Plants of
South Australia
Austrostipa pubinodis
Tall Spear-grass,
Long-shaft Spear-grass
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Regional Species Conservation Assessments per IBRA subregion.
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Critically endangered
Data deficient
Coober Pedy
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Botanical art

Kath Alcock paintings: 9

Prior names

Stipa pubescens

Stipa pubinodis

Common names

Tall Spear-grass

Long-shaft Spear-grass


Austrostipa from the Latin 'auster' meaning south and the genus Stipa, referring to the genus being allied to Stipa but restricted to Australia. Pubinodis from the Latin 'puber' meaning downy and 'nodus' meaning node, referring to the its pubescent nodes.

Distribution and status

Found in the southern Mount Lofty Ranges and the lower South-east in South Australia, growing in damp places in areas with high rainfall, in woodland, grassland and coastal heathland. Also found in New South Wales, Victoria and Tasmania. Native. Uncommon in South Australia. Common in the other states.
Herbarium regions: Murray, Southern Lofty, South Eastern, Green Adelaide
AVH map: SA distribution map (external link)

Plant description

Tufted perennial grass to 1 m high, with short rhizome; unbranched culms and pubescent nodes. Leaves usually glabrous or sometimes pubescent with blade inrolled to 30 cm long and 1 mm diameter. Inflorescence an open or loose panicle to 25 cm long, often appearing one-sided, with strongly ridged, broad obtuse and membranous, purple or green glumes to 29 mm long. Flowering between October and January.

Key to this species: awn twice bent with no coma (no hairs around the lemma apex); lemma pale-brown (10-13 mm) with a granular surface and white hairs only on the lower half; hairless on the upper half; glumes strongly-ridged, broad obtuse and membranous, >17 mm; column long 25-50 mm; panicle sparse, 1 sided. Fruits are pale-brown linear-ellipsoid lemma to 13 mm long, with granular surface and covered in white hairs on only the lower half; no coma; callus long sharp and straight to 3.5 mm long; awn twice bent to 95 mm long, with short bristle and long smooth and scabrous column to 60 mm long; palea glabrous about equal to lemma. Seeds are yellow-brown narrow-ellipsoid grain to 5 mm long within the lemma. Seed embryo type is lateral.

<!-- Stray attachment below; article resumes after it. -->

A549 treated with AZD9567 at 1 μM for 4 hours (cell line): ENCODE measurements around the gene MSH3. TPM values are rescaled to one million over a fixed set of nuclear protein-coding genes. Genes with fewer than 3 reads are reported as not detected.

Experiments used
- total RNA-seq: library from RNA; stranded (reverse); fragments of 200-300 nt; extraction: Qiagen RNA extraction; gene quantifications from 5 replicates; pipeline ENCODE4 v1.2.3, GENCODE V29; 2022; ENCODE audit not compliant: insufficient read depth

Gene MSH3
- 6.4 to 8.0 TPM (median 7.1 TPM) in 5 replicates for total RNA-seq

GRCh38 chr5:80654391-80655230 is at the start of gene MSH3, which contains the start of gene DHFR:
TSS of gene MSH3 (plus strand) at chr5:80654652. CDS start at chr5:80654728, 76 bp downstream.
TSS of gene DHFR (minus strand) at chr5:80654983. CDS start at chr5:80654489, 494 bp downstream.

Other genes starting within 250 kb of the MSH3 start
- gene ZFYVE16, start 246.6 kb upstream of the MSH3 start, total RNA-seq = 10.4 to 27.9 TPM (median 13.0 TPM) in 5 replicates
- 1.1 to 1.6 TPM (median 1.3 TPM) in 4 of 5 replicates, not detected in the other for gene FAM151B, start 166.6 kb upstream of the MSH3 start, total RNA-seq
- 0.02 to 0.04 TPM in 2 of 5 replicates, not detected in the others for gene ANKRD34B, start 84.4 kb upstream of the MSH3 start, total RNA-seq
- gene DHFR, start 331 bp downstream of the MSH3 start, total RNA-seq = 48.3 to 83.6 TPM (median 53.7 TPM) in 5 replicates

Seed collection and propagation

Collect seeds between November and March. Use your hands to gently strip the seeds (lemma) off the mature fruiting spike, those that are turning brown. Mature seeds will come off easily compare to the immature seeds that remain on the spike. Alternatively, you can break off the whole fruit spike to allow some of the seeds to mature further. Place the seeds/spike in a tray and leave to dry for two weeks. No further cleaning is required if only seed collected. If seed spikes collected, use hand to strip off the mature seeds. Store the seeds with a desiccant such as dried silica beads or dry rice, in an air tight container in a cool and dry place. Viability of grass seeds could be very variable, depending on time of seed collections and seasonal conditions.

Seeds stored:
LocationNo. of seeds
(weight grams)
of plants
Collection number
Collection location
% ViabilityStorage

1,100 (11.13 g)
Southern Lofty
Location: BGA — the seeds are stored at the Adelaide Botanic Gardens, MSB — the seeds are stored at the Millennium Seed Bank, Kew, England.
Number of plants: This is the number of plants from which the seeds were collected.
Collection location: The Herbarium of South Australia's region name.
% Viability: Percentage of filled healthy seeds determined by a cut test or x-ray.
Germination table: